No bones about it: It's the blade bomb.
A good boning knife can save you money at the supermarket because bone-in meat is typically cheaper than boned meat. The knife’s thin, narrow, razor-like blade (which should be flexible but not too flexible) is ideal for getting in between joints and carving around larger bones. We often use a boning knife to prepare expensive cuts; it’s perfect for removing silverskin from a beef tenderloin or frenching a rack of lamb. It also helps you protect your investment by slicing close to the bone and trimming away only what you don’t want with little or no waste. We tested six flexible boning knives, and one had the clear edge. Meet our winner and your new favorite tool, on sale now.
Zwilling Pro 5.5" Flexible Boning Knife
Winner - Recommended
Reviewed in September 2018
Our new favorite won us over with its ultrasharp, moderately flexible blade, which made every task seem nearly effortless. It kept its edge throughout testing, even after deboning an additional 10 chicken breasts. Its slightly shorter length proved especially advantageous with finer jobs, giving us more control as we deboned chicken breasts. And although we wish the plastic handle were made of a grippier material, its slim profile makes it easy to grasp in different ways.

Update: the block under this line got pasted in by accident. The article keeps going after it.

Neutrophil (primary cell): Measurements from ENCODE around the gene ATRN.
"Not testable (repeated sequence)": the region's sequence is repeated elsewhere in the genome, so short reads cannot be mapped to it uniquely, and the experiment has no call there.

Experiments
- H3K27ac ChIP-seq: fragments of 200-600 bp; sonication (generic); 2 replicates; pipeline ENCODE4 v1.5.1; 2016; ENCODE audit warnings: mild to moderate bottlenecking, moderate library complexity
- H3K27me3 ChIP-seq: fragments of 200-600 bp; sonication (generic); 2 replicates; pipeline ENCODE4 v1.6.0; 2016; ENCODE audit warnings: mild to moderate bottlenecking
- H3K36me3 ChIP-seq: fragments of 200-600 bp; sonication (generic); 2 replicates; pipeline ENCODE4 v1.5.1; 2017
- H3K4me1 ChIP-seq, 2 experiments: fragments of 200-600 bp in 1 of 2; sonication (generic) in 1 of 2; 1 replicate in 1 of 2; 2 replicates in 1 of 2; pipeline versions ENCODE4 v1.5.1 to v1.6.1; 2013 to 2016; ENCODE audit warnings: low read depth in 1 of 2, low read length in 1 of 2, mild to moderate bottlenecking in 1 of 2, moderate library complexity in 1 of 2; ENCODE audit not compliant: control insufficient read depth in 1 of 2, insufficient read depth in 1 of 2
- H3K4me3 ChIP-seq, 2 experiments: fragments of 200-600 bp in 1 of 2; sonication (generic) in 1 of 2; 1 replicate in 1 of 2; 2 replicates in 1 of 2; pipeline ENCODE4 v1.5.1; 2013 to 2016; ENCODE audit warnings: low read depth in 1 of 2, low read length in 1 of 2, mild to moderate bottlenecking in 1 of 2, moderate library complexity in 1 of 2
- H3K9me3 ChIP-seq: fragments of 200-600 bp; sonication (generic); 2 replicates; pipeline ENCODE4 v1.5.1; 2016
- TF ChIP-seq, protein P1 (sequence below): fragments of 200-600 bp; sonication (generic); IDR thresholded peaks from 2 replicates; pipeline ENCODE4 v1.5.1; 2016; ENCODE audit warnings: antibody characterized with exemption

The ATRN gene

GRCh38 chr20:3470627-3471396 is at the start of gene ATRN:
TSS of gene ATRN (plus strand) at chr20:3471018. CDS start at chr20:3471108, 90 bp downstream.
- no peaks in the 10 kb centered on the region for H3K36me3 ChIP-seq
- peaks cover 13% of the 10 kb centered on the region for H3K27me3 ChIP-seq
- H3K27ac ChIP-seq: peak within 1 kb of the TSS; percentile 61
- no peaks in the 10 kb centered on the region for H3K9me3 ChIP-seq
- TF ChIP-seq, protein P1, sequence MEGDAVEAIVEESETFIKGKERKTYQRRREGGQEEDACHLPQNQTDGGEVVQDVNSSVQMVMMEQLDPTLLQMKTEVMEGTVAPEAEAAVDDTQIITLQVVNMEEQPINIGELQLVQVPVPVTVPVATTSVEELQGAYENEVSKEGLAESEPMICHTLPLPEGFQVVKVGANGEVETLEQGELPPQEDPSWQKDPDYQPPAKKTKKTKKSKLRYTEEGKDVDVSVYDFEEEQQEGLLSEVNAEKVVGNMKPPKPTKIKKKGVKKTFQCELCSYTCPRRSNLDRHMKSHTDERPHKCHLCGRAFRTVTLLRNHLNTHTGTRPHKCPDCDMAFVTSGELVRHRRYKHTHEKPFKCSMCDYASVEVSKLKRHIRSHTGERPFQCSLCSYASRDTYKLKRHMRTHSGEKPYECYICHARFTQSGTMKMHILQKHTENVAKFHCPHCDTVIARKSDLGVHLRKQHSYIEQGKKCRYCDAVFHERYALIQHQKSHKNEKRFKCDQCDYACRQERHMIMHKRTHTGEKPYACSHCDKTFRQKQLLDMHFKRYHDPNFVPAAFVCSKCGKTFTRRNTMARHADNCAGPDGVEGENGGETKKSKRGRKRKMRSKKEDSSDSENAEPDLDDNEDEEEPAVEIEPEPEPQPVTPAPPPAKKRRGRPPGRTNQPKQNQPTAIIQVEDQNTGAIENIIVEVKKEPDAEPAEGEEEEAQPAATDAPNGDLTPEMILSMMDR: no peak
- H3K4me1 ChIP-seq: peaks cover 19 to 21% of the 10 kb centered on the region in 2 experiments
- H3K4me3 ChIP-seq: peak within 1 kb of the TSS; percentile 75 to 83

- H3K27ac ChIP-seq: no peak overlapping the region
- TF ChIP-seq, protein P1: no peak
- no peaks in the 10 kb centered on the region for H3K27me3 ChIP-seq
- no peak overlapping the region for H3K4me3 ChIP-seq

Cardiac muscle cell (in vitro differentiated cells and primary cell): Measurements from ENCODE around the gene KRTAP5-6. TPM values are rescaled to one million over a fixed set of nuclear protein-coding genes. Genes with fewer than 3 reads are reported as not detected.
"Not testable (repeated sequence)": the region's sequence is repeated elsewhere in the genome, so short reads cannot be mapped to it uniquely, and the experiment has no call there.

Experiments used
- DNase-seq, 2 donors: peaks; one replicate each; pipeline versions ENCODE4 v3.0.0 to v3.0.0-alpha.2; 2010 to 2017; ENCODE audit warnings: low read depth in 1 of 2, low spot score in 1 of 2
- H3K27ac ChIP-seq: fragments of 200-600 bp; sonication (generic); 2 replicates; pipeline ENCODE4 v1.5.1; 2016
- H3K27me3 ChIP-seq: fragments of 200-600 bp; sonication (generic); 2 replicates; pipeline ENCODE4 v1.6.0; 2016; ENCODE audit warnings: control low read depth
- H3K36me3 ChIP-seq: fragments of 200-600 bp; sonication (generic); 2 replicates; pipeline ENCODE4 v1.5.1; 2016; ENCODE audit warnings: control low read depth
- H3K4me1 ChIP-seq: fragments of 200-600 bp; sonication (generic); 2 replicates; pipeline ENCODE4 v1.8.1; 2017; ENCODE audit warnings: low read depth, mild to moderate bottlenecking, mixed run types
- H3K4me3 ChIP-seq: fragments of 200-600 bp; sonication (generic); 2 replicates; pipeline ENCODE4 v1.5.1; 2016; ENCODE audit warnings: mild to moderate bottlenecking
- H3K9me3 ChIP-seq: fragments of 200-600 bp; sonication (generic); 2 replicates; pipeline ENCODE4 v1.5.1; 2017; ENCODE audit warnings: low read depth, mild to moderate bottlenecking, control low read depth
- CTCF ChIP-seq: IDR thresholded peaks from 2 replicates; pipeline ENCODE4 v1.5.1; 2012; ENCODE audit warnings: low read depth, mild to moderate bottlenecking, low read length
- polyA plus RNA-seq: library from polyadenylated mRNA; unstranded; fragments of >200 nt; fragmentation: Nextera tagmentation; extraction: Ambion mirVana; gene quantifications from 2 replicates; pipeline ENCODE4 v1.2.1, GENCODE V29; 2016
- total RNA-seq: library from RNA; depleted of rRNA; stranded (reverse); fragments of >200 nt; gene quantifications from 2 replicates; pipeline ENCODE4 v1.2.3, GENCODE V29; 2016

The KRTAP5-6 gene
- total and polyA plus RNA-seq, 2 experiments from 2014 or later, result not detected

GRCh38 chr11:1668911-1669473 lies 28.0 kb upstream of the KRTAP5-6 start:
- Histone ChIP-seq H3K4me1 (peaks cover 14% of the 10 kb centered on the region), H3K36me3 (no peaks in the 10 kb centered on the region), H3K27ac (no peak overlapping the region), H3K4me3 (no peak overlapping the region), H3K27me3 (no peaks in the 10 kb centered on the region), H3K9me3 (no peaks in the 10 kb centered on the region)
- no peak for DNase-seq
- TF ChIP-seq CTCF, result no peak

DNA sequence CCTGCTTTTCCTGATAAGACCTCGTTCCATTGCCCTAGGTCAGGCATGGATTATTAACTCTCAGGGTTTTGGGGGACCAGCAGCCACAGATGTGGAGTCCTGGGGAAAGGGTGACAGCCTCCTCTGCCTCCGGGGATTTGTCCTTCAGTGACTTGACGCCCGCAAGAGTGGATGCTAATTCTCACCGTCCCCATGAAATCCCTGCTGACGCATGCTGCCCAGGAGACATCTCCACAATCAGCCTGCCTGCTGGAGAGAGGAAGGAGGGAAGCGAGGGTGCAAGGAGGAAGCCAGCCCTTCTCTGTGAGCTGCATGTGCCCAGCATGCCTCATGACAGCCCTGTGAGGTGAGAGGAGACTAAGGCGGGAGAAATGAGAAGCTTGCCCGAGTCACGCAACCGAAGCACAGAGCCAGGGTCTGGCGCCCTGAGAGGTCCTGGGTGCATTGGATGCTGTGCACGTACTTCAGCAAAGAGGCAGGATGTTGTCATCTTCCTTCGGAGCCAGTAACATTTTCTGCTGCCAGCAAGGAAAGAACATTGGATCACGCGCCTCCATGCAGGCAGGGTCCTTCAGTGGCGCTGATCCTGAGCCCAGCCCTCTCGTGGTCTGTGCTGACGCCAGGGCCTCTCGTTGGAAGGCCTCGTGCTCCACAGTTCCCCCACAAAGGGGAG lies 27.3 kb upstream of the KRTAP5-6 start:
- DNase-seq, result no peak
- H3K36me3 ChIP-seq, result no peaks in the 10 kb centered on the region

Blade Length: 5.5" Blade Edge Angle: 15° Average Blade Thickness: .84 mm Handle Circumference: 2.75"
MODEL NUMBER: #38404-143
How we tested flexible boning knives
• Sliced through paper at the start and end of testing to evaluate sharpness
• Removed bones from 2 chicken breasts
• Trimmed silverskin and fat from beef tenderloin
• Removed bone from cooked pork shoulder roast
• Had cooks with different dominant hands and hand sizes remove bones from chicken breasts and french racks of lamb
Battle of the Blades
SLIM AND SHARP
The first and most important characteristic: sharpness. Because the blade of a boning knife is comparatively light, thin, and narrow, it doesn’t have enough heft to force food apart the way a chef’s knife does. Instead, it relies almost entirely on the sharpness of its edge—particularly at the tip—to slice or make incisions. We liked very thin blades (even a difference of 0.1 millimeter can make a blade feel less sharp). We also liked blades that maintained their sharpness over time; some started off sharp but felt duller over the course of testing.
JUST ENOUGH BEND
Flexibility is critical. Unlike a chef’s knife or paring knife, a flexible boning knife has a certain degree of give so that it can bend and maneuver its way around bones, cartilage, and joints. Although all the knives in our lineup were marketed as “flexible,” the level of flexibility varied from model to model. We preferred blades that had a moderate level of flexibility, allowing for nimble but precise cuts with little or no wasted meat.
GETTING A GRIP
We liked handles that were made of textured, rubbery materials; slicker handles made it harder to maintain our grip when dealing with wet or greasy meat. Unlike a chef’s knife, a boning knife is often held with your pointer finger on the spine for added control when directing the blade. In this context, a slightly thinner handle can be an advantage, allowing users to switch their grip more readily.